The legal theory behind premises liability is that property owners are responsible for harm or damage that may occur on their property. Property owners owe a standard of care to protect a visitor from injury who is either on the premises legally or is a trespasser.
In the case of a slip and fall, the liable party may be a grocery or retail store owner, hotel or apartment owner or manager, or a municipal, state, or federal government entity. The injured party may have slipped on wet floor or on icy steps, tripped on an exposed cord, or experienced injury from a crack in the road or exposed manhole.
Despite the legal theory, proving a slip-and-fall claim in New York and elsewhere can be challenging. Landowners may receive protections from the law, and the statute of limitations for filing a claim against government entities may limit their liability. When filing a lawsuit in Cattaraugus County, it is important to understand which parties may be liable and the investigative process necessary for the claim to be successful.
Making a case for negligence
The circumstances behind every slip-and-fall case are different, and ultimately it is the court that will determine if the property owner was negligent or if the guest was careless based on the evidence each party presents. The injured party, called the plaintiff, must prove that there was a dangerous condition on the premises that caused the injury, and that the owner knew this because:
- They created the condition.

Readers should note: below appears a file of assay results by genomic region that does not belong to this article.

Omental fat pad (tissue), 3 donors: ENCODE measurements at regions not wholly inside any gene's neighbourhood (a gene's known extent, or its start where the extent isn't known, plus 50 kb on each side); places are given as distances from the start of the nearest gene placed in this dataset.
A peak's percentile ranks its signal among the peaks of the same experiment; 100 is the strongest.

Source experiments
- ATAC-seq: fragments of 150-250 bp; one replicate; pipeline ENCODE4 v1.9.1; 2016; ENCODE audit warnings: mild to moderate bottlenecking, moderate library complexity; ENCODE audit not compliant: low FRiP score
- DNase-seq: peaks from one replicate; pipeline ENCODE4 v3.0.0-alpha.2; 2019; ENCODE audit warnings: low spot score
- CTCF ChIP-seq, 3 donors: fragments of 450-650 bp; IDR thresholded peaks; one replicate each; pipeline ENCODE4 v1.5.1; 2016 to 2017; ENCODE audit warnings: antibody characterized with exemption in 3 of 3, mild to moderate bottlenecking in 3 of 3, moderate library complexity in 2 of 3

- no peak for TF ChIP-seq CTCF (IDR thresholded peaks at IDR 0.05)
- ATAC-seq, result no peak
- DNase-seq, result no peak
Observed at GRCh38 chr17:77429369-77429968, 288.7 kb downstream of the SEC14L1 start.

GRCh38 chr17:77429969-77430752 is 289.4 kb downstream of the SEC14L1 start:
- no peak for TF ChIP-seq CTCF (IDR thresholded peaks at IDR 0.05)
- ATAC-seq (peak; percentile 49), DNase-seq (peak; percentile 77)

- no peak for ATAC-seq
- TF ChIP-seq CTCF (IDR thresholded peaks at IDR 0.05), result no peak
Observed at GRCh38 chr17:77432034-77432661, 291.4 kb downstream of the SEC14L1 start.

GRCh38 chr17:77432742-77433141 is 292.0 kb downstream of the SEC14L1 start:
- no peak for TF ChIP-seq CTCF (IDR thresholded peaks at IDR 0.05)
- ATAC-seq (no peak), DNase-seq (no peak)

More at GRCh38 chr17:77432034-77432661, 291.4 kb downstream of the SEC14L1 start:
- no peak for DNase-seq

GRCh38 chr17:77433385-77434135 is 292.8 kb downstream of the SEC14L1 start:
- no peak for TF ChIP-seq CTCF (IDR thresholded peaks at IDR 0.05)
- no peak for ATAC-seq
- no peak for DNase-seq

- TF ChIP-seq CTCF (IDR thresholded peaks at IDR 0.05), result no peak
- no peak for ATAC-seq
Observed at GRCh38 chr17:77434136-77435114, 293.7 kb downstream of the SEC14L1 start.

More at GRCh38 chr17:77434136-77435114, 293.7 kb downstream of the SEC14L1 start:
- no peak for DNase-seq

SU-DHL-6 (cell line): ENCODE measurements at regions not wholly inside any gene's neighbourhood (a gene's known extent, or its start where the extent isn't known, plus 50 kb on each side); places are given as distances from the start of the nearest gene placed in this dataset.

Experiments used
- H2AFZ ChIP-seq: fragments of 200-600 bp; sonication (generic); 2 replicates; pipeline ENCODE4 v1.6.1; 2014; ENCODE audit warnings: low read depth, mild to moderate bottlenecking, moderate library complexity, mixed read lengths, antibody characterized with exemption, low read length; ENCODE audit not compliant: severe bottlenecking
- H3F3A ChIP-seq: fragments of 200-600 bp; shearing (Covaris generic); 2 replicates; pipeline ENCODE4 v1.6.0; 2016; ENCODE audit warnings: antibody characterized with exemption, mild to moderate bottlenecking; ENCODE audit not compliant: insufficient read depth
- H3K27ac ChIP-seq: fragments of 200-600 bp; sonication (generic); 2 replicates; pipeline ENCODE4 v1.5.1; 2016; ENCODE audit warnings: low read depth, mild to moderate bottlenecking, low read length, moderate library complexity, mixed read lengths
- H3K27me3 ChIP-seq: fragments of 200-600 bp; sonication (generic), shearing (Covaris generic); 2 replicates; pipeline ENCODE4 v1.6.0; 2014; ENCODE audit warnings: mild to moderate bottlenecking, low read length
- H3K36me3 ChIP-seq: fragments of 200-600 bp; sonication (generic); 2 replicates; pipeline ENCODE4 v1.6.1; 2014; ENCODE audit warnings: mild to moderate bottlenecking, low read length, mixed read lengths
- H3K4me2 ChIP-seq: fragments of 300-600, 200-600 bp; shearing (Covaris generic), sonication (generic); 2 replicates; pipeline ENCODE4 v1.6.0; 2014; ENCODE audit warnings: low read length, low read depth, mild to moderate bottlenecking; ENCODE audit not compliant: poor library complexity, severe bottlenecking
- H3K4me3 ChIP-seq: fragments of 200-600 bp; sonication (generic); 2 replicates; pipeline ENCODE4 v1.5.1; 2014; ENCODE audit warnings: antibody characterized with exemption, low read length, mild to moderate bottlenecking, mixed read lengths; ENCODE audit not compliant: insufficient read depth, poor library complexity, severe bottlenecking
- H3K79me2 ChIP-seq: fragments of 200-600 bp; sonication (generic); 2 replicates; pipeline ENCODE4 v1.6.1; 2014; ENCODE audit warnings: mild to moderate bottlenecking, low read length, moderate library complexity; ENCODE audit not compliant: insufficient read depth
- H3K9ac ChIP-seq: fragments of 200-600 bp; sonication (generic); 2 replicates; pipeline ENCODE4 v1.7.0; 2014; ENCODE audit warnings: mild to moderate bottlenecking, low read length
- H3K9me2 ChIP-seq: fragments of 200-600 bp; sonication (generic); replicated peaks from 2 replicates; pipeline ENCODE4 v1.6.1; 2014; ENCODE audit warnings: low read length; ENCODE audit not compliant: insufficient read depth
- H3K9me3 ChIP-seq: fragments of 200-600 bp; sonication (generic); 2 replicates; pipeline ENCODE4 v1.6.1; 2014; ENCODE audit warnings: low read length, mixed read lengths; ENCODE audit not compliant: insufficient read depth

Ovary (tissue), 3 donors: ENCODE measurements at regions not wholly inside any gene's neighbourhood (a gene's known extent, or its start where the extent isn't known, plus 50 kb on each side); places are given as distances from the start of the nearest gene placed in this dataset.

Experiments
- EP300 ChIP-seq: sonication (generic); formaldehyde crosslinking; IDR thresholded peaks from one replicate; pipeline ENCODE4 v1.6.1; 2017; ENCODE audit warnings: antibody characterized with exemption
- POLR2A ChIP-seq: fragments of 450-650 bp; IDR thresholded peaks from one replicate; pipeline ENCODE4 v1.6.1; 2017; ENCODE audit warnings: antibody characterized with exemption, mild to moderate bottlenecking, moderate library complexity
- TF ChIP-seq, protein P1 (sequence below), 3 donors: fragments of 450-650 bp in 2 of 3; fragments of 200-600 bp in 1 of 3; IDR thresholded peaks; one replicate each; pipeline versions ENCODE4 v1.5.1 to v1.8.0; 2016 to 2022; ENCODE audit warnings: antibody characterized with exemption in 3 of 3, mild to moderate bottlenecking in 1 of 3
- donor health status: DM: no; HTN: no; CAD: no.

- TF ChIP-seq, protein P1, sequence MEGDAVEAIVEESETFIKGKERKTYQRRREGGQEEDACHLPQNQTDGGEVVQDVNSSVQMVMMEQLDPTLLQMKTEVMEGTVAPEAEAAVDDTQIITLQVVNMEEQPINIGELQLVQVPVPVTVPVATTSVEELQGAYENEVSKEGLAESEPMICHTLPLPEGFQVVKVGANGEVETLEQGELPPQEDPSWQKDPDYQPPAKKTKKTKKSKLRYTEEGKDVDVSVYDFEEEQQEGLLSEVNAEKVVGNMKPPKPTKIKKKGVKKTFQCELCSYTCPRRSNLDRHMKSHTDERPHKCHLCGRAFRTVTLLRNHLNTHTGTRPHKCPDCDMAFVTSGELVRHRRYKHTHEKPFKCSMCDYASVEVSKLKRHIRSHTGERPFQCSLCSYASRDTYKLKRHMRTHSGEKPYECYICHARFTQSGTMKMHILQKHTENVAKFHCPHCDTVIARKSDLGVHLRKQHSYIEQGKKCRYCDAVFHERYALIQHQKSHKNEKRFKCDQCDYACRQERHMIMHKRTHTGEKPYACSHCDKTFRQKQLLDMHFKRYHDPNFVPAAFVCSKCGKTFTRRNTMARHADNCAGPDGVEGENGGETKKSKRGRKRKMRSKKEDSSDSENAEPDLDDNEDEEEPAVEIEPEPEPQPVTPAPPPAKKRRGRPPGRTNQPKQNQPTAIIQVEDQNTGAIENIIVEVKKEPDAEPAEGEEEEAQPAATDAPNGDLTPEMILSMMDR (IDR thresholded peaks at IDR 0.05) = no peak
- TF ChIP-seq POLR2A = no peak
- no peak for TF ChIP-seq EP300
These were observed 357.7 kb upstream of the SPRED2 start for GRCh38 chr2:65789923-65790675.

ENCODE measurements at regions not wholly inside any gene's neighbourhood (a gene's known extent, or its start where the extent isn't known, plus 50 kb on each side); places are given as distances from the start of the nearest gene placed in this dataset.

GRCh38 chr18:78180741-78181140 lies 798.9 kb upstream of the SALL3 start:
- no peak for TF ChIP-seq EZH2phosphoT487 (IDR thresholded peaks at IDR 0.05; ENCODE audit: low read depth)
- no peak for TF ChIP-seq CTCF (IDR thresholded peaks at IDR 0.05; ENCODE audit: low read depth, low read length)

- They knew it existed but did not correct it.
- The condition was present so long that the owner must have known about it and did not correct it.
Common defense strategies
Property owners and business entities often use the open and obvious doctrine as a defense against slip-and-fall claims. According to this common law theory, the hazard was obvious, and a reasonable person should have seen it and taken measures to avoid it.
The defense will also question if the property owner’s duty to meet a reasonable standard of care is applicable under the circumstance in which the injury occurred. For example, they may question if the visitor had permission to be on the premises at that time, if they were using the property as intended, and if the owner’s attempts to warn the visitor or to fix the problem were reasonable and sufficient.
In New York, contributory negligence does not bar partial recovery, which means that if the plaintiff was bears some responsible for their injury, they may still recover the percentage of fault that is attributable to the defendant.